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From the Editor: Community-Engaged Signature Work
In his 2011 biography of Steve Jobs, Walter Isaacson relates an anecdote that speaks to the power of taking pride in one’s contributions to collaborative work. When the team behind the original Macintosh finished the computer’s design, Jobs gathered the team members together to sign a sheet of paper. These signatures, Isaacson writes, “were engraved inside each Macintosh”—invisible from the outside, but suggesting the artistry that went into the product. In the words of Steve Jobs, as quoted by Isaacson: “Real artists sign their work” (134).
In undergraduate education, the key artistic “product” of a person’s endeavors is arguably the self—always a work in progress. But in creating the self, one also creates a variety of more concrete outcomes (such as papers, projects, or artworks), each in some way signifying the changes that have occurred within. Ideally, these outcomes illustrate not only one’s learning, but also one’s positive contributions to the world—a key idea behind “signature work,” as the Association of American Colleges and Universities (AAC&U) has conceived of it. In signature work, through integrative projects lasting at least one semester, students pursue questions that matter both to themselves and to society, with the goal of strengthening both (AAC&U 2016).
Through this dual focus, it might be argued, all signature work could, and perhaps should, involve elements of community engagement. With this issue of Diversity & Democracy, we are asking what it means for signature work to explicitly and intentionally ask students to reflect and act on their roles within a community. Joining us in this exploration are our partners at the Corella and Bertram F. Bonner Foundation, which empowers students—particularly low-income students, first-generation students, and students of color—through community engagement scaffolded across their undergraduate years. We believe that something can be gained by putting the Bonner Foundation’s developmental model of student learning and AAC&U’s conception of signature work in conversation with each other. By braiding together these approaches, higher education can deepen the role that signature work can play in students’ lives and in the public sphere.
In their article framing this issue of Diversity & Democracy, Ariane Hoy and Kathy Wolfe interweave these threads as they describe community-engaged signature work and argue for its importance in advancing higher education’s civic mission. Robert Hackett explores the need for effective leadership to support this work. Contributors from Allegheny College share lessons they have learned about structural and cultural change, and staff at the University of Richmond’s Bonner Center for Civic Engagement describe an innovative and creative approach to assessing student learning. Researchers Ashley Finley and Robert Reason share promising evidence suggesting possible connections between community-engaged signature work and student well-being. Authors from Emory & Henry College, Portland State University, Rhodes College, and DePaul University share innovative program models, while two recent graduates reflect on their learning experiences.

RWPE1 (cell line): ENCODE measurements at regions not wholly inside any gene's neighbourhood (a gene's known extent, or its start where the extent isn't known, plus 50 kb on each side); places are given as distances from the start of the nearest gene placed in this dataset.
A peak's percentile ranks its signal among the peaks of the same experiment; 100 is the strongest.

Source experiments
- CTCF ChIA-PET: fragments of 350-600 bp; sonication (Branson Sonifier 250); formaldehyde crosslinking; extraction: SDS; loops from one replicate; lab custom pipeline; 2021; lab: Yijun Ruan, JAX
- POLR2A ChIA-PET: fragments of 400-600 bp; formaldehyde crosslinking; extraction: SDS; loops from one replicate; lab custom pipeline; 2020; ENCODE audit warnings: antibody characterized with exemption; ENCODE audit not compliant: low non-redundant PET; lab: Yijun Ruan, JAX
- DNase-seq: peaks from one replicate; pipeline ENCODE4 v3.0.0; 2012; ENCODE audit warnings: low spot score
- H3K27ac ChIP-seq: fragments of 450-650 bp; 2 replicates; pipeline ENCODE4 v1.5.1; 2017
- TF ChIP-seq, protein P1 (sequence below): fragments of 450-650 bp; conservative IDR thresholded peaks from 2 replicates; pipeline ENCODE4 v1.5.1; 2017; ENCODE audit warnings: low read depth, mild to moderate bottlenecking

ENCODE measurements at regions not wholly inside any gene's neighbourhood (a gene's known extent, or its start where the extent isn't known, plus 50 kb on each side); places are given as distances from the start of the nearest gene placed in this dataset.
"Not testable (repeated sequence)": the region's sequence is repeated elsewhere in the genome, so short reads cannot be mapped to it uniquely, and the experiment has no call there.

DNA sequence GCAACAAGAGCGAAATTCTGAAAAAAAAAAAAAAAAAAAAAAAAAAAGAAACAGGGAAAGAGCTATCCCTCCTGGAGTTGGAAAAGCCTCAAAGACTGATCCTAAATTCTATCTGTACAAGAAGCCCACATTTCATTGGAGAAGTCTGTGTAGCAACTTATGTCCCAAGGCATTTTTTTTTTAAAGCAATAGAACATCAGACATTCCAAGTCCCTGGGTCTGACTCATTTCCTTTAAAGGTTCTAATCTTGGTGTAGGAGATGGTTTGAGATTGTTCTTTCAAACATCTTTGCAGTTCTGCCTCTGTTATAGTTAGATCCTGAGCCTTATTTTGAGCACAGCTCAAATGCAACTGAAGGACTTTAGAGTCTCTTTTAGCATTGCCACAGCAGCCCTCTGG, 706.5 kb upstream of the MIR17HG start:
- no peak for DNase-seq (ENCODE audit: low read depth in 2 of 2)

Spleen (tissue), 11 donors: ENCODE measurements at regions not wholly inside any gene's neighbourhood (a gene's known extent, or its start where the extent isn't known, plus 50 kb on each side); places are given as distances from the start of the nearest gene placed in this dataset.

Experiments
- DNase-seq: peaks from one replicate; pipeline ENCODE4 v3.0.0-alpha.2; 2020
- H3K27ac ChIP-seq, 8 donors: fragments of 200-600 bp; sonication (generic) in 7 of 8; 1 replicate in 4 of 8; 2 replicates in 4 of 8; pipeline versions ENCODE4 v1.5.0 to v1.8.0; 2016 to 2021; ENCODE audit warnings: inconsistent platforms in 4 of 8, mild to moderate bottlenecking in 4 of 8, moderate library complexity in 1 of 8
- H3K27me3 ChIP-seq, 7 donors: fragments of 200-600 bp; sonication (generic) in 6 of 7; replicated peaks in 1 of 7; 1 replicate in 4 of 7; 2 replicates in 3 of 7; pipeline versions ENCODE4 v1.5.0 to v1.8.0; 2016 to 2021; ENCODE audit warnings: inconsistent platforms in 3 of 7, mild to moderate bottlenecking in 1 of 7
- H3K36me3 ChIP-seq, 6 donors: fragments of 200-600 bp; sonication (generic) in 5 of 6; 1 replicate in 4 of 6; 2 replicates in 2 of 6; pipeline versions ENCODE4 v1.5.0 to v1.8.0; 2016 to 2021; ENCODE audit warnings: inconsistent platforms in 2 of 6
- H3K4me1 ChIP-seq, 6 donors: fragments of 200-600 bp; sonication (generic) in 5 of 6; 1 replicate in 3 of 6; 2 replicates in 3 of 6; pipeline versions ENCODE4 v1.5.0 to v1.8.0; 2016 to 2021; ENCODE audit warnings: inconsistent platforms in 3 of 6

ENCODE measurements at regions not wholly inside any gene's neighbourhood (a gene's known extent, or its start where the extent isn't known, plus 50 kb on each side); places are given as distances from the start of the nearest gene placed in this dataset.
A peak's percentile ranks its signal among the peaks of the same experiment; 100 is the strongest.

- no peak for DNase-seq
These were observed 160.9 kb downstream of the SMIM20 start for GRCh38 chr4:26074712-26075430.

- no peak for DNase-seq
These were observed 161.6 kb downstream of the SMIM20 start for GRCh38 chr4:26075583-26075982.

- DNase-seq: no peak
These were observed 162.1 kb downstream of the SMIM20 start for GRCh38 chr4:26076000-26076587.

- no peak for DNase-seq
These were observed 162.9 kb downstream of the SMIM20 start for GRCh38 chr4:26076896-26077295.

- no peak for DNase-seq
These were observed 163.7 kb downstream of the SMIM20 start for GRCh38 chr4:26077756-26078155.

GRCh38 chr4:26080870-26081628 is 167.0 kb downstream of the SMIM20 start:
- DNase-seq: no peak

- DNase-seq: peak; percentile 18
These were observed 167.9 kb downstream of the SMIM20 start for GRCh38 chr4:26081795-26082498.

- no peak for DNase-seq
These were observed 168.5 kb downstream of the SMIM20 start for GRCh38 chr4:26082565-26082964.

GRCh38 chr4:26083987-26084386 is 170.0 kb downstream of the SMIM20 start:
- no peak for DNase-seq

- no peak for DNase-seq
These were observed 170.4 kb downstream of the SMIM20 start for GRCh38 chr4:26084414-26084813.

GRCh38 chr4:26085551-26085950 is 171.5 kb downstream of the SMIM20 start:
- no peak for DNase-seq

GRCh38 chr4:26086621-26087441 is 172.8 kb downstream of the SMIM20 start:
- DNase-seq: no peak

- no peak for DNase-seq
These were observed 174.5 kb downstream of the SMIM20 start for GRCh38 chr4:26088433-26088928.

Together, these authors have lent their own signatures to a collection that we hope will provide support for new approaches to student learning across higher education. These approaches will prompt students to work in reciprocity with community partners as they build culminating projects to which they are proud to contribute, projects that advance community goals and launch students into meaningful lifelong civic engagement. If offered equitably—as opportunities for signature work should be—these approaches will help ensure that all students, regardless of social identity or relative privilege, experience the optimal benefits of their undergraduate educations.
Much like the original Macintosh—although perhaps crafted with more careful consideration of community assets and needs—community-engaged signature work should have lasting effects on the world at large, and on the students who create it. And just as computers have become pervasive across our classrooms and campuses, opportunities for community-engaged signature work should become networked across our institutions, essential infrastructure for college learning that affects every student. We hope this issue will help you envision a world where such change is possible, and where student learning changes not only the self, but also our society.
—Kathryn Peltier Campbell
Editor, Diversity & Democracy
AAC&U. 2016. “About LEAP (Liberal Education and America’s Promise).” http://www.aacu.org/leap.
Isaacson, Walter. 2011. Steve Jobs. New York: Simon & Schuster.
Kathryn Peltier Campbell is the editor of Diversity & Democracy.